Here comes the cavalry. Will it be enough, and in time?

It remains to be seen whether the rescue plan offered by the Bush Administration will pull America back from the brink of a widespread economic catastrophe. As it is, these are tough times for people of lesser means than the Wall Street bank types currently in the news.

As CS&T staff writer Christie Chicoine documents in this issue, the Church’s social ministry, specifically through archdiocesan Catholic Social Services and parishes, faces rising needs of people pinched by the sluggish economy.

While we wait for the resolution of the financial crisis and pray for the best, we can take action today as perhaps we should have been doing during the boom times. Supporting the well-managed system of Catholic Social Services in the Archdiocese is as simple as donating to Catholic Charities at Helping the needy at home is as easy as placing a gift in your church’s poor box.

It’s also a good time to examine the cause behind our current troubles. Greed, in the seductive guise of a desire for a better standard of living, is the deep taproot of many of the troubles the United States faces today, the financial crisis being just one.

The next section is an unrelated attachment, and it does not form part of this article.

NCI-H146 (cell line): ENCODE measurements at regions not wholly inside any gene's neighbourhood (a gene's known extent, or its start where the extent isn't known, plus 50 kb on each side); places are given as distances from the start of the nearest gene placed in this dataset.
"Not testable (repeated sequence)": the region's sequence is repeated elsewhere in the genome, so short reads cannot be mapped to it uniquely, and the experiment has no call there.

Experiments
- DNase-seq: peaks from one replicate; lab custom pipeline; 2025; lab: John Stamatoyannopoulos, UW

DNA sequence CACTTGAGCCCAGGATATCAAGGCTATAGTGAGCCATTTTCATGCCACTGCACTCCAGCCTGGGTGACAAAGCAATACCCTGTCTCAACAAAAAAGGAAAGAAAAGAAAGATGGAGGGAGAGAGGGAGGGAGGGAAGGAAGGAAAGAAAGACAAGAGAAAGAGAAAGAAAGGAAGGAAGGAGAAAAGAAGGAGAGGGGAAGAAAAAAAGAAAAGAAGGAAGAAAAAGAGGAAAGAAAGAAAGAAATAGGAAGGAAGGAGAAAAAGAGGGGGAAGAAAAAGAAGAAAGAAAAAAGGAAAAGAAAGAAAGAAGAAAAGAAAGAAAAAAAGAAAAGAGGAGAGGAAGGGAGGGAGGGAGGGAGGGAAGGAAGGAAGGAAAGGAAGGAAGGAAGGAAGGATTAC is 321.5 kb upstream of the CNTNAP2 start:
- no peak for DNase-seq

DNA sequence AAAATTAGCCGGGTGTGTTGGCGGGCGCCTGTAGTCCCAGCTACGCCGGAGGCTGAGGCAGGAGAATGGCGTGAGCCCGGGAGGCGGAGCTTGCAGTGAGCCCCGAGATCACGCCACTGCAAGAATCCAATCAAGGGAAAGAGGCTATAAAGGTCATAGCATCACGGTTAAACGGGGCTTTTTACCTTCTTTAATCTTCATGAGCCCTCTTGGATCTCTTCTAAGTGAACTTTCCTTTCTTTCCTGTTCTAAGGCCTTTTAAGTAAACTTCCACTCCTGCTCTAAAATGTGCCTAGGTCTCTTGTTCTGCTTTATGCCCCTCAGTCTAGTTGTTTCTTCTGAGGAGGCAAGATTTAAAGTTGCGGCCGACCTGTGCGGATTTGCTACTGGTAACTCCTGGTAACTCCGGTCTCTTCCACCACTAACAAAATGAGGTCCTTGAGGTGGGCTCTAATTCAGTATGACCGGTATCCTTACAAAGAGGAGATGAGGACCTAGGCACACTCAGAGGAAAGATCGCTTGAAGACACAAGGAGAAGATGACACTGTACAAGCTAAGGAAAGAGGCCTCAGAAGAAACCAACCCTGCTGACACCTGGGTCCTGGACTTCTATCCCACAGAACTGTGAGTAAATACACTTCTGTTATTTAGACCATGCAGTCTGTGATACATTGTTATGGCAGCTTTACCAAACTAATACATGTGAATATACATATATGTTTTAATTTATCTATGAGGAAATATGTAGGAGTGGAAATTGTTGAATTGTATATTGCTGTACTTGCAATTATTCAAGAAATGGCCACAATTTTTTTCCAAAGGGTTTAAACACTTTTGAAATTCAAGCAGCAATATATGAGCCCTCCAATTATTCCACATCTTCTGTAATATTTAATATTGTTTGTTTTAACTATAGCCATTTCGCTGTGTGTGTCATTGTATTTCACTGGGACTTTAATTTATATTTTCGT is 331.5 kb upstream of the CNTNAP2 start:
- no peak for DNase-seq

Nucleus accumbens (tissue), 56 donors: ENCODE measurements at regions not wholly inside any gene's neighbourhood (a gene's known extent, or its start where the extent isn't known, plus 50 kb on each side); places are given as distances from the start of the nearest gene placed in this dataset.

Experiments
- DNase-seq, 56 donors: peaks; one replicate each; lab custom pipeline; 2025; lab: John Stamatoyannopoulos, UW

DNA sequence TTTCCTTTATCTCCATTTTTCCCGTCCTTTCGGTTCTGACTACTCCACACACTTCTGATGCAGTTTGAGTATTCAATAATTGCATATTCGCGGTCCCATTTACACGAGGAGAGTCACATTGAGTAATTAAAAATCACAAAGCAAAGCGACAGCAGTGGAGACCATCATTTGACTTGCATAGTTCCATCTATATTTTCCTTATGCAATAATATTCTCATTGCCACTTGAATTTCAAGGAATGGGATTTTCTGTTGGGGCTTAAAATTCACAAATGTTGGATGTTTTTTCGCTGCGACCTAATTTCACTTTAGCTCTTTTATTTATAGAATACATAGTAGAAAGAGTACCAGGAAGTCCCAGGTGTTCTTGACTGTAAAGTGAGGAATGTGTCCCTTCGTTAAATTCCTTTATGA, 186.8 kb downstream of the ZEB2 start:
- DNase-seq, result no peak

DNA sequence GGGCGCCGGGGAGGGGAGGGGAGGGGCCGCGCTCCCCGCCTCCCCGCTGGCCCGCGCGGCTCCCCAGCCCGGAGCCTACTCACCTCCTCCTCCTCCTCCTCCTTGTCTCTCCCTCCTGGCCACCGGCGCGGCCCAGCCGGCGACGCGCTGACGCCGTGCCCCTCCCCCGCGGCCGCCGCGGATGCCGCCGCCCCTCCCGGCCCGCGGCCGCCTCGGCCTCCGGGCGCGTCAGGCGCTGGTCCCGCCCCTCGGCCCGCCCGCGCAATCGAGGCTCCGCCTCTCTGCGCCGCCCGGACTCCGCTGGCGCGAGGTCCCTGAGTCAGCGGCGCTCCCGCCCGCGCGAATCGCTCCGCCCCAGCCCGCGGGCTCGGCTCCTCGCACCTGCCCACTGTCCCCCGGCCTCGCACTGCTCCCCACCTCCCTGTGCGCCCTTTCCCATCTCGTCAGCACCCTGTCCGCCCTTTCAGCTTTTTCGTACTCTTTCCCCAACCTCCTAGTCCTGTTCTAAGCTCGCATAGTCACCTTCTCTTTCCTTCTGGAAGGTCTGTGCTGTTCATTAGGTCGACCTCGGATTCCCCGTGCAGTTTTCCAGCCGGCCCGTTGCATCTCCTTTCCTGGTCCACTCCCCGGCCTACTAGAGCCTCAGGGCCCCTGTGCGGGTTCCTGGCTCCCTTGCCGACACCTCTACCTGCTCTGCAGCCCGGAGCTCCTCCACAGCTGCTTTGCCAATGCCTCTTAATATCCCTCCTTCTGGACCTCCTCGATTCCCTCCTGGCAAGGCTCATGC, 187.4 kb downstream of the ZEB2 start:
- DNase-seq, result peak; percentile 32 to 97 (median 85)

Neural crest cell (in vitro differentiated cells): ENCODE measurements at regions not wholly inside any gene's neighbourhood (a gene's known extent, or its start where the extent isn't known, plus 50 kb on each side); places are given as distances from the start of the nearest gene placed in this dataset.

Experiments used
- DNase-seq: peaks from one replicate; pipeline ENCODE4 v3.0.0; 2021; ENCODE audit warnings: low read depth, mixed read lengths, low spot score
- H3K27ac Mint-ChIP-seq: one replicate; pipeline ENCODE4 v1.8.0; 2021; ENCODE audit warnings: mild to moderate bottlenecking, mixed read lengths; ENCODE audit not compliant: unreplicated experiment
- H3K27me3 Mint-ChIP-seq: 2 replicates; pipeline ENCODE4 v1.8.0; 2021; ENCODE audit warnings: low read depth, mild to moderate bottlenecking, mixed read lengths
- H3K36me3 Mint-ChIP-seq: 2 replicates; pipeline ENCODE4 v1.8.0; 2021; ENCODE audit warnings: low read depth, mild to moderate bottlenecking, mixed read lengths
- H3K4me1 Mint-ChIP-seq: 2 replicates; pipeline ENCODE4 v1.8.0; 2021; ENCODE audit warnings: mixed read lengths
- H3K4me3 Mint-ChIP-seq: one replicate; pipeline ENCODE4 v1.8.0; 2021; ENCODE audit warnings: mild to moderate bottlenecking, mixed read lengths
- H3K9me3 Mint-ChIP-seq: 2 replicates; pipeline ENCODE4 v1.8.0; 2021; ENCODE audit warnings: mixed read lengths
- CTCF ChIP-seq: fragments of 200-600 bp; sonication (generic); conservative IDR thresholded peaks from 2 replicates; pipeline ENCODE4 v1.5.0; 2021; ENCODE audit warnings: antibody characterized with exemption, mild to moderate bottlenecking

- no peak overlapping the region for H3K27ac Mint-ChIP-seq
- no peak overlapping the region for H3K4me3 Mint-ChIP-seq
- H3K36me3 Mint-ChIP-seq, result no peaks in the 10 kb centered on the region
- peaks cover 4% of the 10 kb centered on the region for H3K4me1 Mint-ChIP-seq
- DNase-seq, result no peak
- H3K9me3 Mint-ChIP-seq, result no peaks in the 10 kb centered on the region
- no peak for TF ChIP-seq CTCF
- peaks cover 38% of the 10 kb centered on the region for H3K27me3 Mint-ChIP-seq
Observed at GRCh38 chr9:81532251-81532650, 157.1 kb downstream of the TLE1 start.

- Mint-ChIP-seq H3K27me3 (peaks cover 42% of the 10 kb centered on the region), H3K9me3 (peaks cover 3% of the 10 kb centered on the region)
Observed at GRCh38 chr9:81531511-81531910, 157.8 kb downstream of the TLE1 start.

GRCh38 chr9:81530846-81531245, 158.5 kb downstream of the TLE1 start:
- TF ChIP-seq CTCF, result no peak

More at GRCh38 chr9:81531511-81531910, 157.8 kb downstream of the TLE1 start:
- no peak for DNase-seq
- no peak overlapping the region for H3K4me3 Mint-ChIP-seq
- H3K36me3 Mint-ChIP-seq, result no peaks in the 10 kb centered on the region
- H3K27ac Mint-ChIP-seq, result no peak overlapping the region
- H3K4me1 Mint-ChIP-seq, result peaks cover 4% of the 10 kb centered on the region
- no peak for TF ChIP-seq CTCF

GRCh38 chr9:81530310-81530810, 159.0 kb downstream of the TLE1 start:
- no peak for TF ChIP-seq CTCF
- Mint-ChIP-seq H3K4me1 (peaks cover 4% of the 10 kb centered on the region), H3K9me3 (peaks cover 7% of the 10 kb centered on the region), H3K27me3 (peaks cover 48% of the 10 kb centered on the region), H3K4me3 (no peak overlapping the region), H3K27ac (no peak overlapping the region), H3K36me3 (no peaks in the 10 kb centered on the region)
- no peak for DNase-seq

Greed drove bankers and other lenders to issue risky mortgages, sacrificing tomorrow’s security for today’s quick profit. Closer to home, greed caused middle-class homeowners to buy more than lay beyond the means of salary but attainable through easy credit.

Of course one may spend one’s money as one wishes. But how does one justify spending lavishly when one fails to give generously in order to help other people, even while food shelters close their doors due to lack of much-needed food? This actually happened recently at a St. Vincent De Paul site in Darby.

At about the time that some investment banks and insurers were collapsing, Pope Benedict XVI was celebrating Mass in Paris Sept. 13. In his roles as teacher and pastor, he held up a mirror to our country and Western society. The Holy Father called “money, the thirst for possessions, for power and even knowledge” pagan idols that constitute a plague on modern society.

Idols spanert humanity from our true destiny and from the truth about ourselves, Pope Benedict said, and they prevent us from “recognizing that Christ is the sole, true Savior, the only one who points out to man the path to God.”

The sin of greed has spawned the current economic unrest. But with the eyes of faith we see the opportunity for a change of heart, a renewed conversion to our Savior with the help of the Holy Spirit. As we remember that money and possessions never satisfy, we also pray, “Come Holy Spirit, fill the hearts of your faithful.”